Martin Kippenberger - 20th Century & Contemporary Art Day Sale London Wednesday, October 4, 2017 | Phillips

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  • Provenance

    Galerie Six Friedrich, Munich
    Benedikt Taschen & Kinder, Cologne
    Phillips de Pury & Company, New York, 10 November 2005, lot 30
    Private Collection
    Sotheby's, London, 20 October 2008, lot 226
    Acquired at the above sale by the present owner

  • Exhibited

    Munich, Galerie Six Friedrich, Deutsch-Sprechende Galeristinnen, 1984
    Madrid, Museo Nacional Centro de Arte Reina Sofia, Martin Kippenberger, 20 October 2004 - 10 January 2005, pp. 108 - 109 (illustrated)

  • Catalogue Essay

    Painted in 1984, Ulrike is an exquisite rendering of the female visage belonging to a series of four works by Martin Kippenberger. Exhibited at Galerie Six Friedrich, Munich, in 1984, the year of its creation, Ulrike was created for the group exhibition Deutsch-Sprechende Galeristinnen (German-speaking Female Gallerists). Five artists, Werner Büttner, Georg Herold, Albert Oehlen, Markus Oehlen and Martin Kippenberger depicted four female gallerists for the exhibition. In the present work, Kippenberger depicts Ulrike Schmela, daughter of the esteemed gallerist Alfred Schmela, whose influential gallery in Dusseldorf pioneered some of the most prolific artists of the twentieth century in post-war Germany.
    Cast in an illuminating swathe of light, Ulrike is presented to us by Kippenberger, strong and confident in her pose. The smooth and soft brushstrokes define Ulrike’s facial features and her knowing smile looks directly at the viewer, suggesting an amicable familiarity. The chiaroscuro evident in Kippenberger’s handling of light and shade provides the work with tonal warmth, suggesting admiration, perhaps even adoration. A delicately rendered portrait, Kippenberger does not use the quasi-decorative framework that appears in each of the three other portraits in the series, which create a poster-like effect. Instead, in this particular portrait, Ulrike sits alone. The lack of a multifarious background allows her presence to hold our gaze, suggesting that Kippenberger wished to focus entirely on the sitter. The present work defies any taboo subject matter, instead conveying dynamism through the tension created between artist and sitter. Suspended in an earnest moment of friendship and esteem, the present work gives us an intimate insight into the life of a woman at the forefront of contemporary twentieth century art.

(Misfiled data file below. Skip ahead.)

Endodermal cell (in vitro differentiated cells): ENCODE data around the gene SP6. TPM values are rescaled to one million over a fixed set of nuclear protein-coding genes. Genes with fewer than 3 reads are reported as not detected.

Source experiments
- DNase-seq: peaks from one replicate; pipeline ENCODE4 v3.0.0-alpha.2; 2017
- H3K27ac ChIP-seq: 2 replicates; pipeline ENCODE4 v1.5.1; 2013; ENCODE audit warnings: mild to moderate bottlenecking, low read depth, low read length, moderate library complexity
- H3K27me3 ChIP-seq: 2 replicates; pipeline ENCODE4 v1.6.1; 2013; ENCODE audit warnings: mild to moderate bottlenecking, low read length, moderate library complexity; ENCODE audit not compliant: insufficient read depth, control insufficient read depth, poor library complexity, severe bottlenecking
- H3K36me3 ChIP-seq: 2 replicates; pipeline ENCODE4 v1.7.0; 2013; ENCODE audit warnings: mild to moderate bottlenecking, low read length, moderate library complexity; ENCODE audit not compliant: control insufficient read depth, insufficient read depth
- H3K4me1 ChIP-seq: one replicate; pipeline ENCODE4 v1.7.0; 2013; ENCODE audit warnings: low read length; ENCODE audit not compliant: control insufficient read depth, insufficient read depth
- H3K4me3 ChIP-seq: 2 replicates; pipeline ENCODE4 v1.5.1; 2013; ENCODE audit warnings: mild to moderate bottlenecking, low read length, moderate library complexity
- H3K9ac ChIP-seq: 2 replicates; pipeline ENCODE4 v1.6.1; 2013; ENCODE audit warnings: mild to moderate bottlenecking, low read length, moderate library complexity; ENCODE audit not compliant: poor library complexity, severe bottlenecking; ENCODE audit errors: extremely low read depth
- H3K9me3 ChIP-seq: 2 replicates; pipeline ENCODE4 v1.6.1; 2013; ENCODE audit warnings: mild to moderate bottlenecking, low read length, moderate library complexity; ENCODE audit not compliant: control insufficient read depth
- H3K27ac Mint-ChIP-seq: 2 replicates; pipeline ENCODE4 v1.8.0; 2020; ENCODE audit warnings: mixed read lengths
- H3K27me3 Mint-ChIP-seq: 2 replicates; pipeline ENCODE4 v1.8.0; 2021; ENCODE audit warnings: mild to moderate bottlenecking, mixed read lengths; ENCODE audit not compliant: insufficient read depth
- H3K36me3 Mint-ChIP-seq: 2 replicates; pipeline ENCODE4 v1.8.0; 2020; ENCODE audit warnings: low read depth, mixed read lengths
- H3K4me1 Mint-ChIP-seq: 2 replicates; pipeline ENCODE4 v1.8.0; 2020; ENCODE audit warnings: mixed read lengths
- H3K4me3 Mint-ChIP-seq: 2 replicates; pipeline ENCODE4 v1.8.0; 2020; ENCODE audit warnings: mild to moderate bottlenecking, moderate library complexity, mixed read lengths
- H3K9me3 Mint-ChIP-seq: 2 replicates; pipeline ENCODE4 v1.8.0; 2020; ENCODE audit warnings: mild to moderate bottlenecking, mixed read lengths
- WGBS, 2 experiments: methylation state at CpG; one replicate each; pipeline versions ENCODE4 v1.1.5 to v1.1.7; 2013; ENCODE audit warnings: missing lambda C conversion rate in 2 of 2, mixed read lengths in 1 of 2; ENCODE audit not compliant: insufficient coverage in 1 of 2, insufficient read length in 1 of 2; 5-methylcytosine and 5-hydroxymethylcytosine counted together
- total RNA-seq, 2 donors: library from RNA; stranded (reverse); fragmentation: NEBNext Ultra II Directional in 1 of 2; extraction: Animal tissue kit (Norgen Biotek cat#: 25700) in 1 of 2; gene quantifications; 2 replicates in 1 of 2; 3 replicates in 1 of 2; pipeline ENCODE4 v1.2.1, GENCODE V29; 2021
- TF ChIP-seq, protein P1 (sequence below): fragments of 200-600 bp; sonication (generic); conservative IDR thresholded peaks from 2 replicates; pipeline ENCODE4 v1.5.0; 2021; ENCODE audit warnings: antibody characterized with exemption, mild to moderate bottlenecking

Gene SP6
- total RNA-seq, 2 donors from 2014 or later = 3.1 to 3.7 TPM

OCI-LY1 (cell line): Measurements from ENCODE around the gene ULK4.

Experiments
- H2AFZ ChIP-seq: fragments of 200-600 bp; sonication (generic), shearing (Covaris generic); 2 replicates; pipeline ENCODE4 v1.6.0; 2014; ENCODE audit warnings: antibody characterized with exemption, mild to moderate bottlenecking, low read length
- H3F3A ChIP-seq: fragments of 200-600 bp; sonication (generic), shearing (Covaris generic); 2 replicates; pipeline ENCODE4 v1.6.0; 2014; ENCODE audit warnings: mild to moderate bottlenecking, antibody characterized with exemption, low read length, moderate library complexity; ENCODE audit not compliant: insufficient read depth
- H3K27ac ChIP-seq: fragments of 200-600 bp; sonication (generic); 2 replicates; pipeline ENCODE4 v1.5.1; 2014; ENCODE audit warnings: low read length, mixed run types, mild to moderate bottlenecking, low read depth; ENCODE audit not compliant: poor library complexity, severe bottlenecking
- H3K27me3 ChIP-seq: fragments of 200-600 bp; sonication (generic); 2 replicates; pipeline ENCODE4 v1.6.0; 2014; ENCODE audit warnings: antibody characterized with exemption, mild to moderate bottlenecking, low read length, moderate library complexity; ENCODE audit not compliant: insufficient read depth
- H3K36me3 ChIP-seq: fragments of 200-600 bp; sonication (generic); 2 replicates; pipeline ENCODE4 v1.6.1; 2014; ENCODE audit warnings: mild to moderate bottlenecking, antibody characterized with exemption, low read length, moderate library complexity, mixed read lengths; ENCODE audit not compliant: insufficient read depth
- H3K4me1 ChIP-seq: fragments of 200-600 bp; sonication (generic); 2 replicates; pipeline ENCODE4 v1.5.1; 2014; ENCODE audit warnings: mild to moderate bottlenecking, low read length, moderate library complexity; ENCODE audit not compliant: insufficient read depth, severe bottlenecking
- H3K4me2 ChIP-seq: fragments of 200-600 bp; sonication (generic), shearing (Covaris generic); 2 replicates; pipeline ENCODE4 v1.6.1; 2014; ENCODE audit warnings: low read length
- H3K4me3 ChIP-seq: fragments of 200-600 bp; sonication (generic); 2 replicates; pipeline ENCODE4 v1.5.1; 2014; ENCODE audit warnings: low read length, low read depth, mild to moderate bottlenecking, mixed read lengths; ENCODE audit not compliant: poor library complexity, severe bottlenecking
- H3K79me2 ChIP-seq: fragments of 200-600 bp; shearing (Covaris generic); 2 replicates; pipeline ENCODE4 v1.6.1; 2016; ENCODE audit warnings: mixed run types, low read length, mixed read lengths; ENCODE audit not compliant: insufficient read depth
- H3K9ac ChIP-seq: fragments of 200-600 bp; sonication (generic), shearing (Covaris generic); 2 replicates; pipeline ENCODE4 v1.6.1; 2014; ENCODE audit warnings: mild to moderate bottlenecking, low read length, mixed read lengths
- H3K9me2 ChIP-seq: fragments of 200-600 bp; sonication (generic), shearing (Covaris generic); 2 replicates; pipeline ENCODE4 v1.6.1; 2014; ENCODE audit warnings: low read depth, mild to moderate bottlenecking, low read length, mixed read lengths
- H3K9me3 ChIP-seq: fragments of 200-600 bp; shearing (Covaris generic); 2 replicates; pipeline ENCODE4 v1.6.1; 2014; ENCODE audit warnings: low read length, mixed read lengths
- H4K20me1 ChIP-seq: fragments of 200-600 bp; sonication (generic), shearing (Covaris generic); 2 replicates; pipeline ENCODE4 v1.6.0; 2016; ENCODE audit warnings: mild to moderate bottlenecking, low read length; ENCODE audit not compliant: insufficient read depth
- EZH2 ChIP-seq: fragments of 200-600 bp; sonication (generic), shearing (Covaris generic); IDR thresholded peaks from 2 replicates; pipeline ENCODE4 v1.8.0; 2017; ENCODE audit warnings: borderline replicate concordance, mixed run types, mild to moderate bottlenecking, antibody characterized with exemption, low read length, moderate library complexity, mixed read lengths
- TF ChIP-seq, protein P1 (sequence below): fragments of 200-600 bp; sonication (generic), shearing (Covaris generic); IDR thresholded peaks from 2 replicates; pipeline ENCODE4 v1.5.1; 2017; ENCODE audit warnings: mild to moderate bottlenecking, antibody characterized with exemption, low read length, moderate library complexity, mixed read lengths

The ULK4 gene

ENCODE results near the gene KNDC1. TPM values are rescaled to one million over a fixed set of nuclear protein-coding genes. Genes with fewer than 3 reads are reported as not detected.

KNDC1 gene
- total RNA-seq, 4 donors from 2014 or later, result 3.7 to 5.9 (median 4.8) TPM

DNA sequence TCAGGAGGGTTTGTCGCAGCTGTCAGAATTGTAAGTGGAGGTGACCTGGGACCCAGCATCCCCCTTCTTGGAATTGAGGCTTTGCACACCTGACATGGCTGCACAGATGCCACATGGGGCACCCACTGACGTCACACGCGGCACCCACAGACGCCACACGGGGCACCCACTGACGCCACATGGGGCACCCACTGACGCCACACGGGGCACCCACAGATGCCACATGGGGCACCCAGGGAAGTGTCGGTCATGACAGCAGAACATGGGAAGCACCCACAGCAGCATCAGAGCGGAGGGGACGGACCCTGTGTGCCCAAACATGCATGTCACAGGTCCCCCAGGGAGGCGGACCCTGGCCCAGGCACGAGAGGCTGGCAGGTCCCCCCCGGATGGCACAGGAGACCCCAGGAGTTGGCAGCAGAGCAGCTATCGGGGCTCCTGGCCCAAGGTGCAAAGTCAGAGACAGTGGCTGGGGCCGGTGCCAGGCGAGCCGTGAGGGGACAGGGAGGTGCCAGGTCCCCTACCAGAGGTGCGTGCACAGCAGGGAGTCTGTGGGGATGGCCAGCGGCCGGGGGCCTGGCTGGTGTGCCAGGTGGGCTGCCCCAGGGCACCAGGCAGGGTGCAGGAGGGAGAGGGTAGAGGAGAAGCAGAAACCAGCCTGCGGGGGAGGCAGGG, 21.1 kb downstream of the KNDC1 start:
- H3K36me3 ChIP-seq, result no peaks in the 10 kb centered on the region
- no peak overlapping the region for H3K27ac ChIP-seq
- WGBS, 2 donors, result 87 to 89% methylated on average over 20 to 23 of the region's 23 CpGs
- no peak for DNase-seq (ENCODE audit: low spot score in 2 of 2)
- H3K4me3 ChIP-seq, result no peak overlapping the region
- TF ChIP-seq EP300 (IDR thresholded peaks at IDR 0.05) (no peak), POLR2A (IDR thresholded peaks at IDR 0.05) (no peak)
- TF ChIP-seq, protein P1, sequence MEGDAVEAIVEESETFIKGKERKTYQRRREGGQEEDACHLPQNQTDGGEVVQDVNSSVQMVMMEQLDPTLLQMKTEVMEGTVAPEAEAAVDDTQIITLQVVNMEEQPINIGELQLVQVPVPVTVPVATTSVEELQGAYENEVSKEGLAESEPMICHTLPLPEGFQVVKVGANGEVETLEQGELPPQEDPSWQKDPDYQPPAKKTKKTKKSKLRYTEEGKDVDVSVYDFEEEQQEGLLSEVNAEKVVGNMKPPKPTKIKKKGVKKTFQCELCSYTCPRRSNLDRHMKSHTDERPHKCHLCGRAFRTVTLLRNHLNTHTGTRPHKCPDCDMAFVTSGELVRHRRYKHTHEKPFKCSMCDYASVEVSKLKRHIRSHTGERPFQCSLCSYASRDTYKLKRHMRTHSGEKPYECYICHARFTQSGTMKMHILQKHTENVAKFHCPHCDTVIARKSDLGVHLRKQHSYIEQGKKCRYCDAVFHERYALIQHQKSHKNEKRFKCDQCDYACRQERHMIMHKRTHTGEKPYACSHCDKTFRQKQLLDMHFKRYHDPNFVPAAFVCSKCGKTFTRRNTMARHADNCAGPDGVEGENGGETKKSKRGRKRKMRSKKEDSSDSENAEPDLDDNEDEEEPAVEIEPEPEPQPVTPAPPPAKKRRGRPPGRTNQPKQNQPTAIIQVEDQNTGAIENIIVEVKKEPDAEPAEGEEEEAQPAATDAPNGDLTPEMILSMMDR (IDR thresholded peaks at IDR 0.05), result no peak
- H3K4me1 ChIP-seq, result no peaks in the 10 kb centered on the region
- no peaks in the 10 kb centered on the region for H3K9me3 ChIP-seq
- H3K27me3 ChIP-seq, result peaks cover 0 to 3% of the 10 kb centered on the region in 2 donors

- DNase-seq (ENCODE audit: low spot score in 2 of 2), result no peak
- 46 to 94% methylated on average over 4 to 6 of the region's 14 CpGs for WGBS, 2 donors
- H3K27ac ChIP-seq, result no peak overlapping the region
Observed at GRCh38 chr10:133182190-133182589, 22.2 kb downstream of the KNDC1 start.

As Kippenberger continued to explore different styles he began to initiate the use of portraiture as another venue for the elaboration of his artistic output and very soon it became one of the many central components of his oeuvre. Removed from a more traditional portrait aesthetic, there is a casual air to the present work; the sitter props her arm on the chair, her stance appears calm, comfortable and at ease. Ulrike Schmela inherited her father’s ground-breaking gallery when he passed away in 1980, assuming his reputation for showing the most cutting edge artists of the time. Exhibiting Yves Klein’s monochrome paintings in Germany for the first time, showing works from the ZERO group when the movement was in its infancy and working with Joseph Beuys to hold his first exhibition in a commercial gallery, Alfred Schmela’s impact in the German art world was meteoric. The present work, conveying Ulrike’s warmth and approachability, is unequivocal in its personal insight of the Schmela family.
    Kippenberger’s signature aesthetic is borne out of his diversity of style and exploration of materials. Drawing on the subcultures of Punk and New-Wave as well as techniques of Neo-Expressionism and appropriation, Kippenberger’s artistic exploration of communication and representation is manifested in his prodigious output of paintings, objects, installations and multiples to books, posters and cards. His paintings offer an exceptional insight into his explosive charisma, characterised by his playful attitude towards the medium of painting and indeed his subjects.


Ulrike (Ulrike Schmela)

signed with the artist's initial and dated '84' lower right
oil on canvas
90 x 75.2 cm (35 3/8 x 29 5/8 in.)
Painted in 1984.

£70,000 - 90,000 

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Specialist, Head of Day Sale
+ 44 20 7318 4065

20th Century & Contemporary Art Day Sale

London Auction 5 October 2017